# Prove that n.1 + (n-1).2 + (n-2).3 . 3.(n-2) + 2.(n-1) + 1.n = n(n+1)(n+2)/6 By

1. Jul 17, 2011

### Arnab Chattar

Prove that n.1 + (n-1).2 + (n-2).3 ....... 3.(n-2) + 2.(n-1) + 1.n = n(n+1)(n+2)/6 By

You cant put n=1 in the L.H.S, when we take p(1) it means the first term i.e. 'n.1' and in the R.H.S n=1 should be put that means p(1) : n.1=1 which is wrong...now can you answer it...plz solve it??

2. Jul 17, 2011

### tiny-tim

Welcome to PF!

HI Arnab! Welcome to PF!
Yes we can …

the LHS has n terms, so if n = 1, that's 1 term, and the LHS is 1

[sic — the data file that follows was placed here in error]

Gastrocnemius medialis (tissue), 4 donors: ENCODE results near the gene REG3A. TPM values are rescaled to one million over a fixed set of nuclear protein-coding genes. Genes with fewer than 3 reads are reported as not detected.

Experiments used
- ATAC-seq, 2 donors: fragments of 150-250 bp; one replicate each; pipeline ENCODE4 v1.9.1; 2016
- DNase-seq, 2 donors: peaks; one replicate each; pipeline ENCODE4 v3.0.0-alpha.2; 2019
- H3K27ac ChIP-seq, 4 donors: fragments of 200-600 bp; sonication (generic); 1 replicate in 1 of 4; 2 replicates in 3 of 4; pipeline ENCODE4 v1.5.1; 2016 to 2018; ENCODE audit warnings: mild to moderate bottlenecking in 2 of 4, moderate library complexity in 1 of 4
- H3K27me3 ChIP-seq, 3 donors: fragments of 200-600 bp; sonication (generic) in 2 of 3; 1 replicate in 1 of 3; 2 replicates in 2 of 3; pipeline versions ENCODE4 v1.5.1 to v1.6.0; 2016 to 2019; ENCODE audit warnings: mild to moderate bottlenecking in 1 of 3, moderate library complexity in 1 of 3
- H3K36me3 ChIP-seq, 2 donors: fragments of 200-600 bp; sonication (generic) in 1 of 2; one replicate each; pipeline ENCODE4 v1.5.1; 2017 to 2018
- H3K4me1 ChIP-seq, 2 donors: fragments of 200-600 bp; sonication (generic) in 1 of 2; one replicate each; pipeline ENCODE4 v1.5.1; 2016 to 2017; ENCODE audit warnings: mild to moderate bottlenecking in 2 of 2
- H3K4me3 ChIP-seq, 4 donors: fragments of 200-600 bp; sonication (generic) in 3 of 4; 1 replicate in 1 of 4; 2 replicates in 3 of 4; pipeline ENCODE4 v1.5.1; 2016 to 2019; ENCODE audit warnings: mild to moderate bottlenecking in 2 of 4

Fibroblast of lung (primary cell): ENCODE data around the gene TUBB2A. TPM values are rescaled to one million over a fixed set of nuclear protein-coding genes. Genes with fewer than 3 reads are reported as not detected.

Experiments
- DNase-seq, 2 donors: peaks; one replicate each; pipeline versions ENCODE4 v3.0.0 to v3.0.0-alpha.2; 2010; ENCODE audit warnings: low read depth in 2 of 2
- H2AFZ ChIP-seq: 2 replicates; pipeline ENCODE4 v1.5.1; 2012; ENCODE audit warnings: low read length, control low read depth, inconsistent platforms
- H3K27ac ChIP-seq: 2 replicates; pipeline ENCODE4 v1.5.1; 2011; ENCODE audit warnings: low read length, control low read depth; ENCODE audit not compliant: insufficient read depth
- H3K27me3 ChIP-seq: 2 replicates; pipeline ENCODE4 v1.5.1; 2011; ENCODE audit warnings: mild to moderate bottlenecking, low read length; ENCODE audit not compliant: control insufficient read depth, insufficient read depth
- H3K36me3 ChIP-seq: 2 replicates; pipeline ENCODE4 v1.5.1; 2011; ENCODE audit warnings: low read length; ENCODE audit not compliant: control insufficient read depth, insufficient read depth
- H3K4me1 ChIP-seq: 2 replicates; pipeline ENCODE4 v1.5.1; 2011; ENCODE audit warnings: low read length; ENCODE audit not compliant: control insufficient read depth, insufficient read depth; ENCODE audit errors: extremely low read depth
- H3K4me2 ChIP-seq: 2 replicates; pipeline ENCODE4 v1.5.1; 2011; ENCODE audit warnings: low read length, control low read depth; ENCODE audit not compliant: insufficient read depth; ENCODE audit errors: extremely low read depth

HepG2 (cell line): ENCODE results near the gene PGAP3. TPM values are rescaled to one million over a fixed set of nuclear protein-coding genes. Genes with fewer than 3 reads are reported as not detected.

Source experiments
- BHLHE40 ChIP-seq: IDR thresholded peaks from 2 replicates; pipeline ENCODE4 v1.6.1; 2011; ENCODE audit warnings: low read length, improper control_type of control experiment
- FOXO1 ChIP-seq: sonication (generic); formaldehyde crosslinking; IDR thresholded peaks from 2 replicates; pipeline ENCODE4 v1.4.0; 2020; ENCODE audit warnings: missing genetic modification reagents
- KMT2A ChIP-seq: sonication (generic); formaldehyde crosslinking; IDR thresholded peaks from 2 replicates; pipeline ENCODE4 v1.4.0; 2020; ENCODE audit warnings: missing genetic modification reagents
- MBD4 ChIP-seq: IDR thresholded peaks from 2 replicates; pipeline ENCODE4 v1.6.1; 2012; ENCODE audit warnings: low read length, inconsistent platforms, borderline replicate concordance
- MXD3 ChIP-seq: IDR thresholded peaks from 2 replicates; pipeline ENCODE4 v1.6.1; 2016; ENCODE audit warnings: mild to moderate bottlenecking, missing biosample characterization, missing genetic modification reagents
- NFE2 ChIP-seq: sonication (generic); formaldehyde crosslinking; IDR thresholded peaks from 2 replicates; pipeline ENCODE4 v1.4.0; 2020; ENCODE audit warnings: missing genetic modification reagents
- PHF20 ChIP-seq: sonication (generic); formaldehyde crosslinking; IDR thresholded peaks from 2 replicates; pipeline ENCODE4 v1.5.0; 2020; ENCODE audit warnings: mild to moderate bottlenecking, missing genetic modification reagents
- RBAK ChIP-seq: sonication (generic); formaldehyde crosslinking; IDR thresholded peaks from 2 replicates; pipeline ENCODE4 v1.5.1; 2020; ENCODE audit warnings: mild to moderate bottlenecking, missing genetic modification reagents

.1 = 1 (and the RHS is 1.2.3/6 = 1 also).

3. Jul 17, 2011

### math4math

Re: Prove that n.1 + (n-1).2 + (n-2).3 ....... 3.(n-2) + 2.(n-1) + 1.n = n(n+1)(n+2)/

Yes, by plugging in n=1, we consider the first term only on LHS and that is = 1
Also substituting n = 1 on RHS, we get 1
Hence, nothing wrong when n=1

4. Jul 19, 2011

### Delusional

Re: Prove that n.1 + (n-1).2 + (n-2).3 ....... 3.(n-2) + 2.(n-1) + 1.n = n(n+1)(n+2)/

\begin{aligned}\sum_{k=1}^{n} (n-k+1)k = (n+1)\sum_{k=1}^{n}k-\sum_{k=1}^{n}k^2= (n+1)\left[ \frac{1}{2} n (n+1)\right]-\frac{1}{6}n (n+1) (2 n+1) = \frac{1}{6}n (n+1) (n+2).\end{aligned}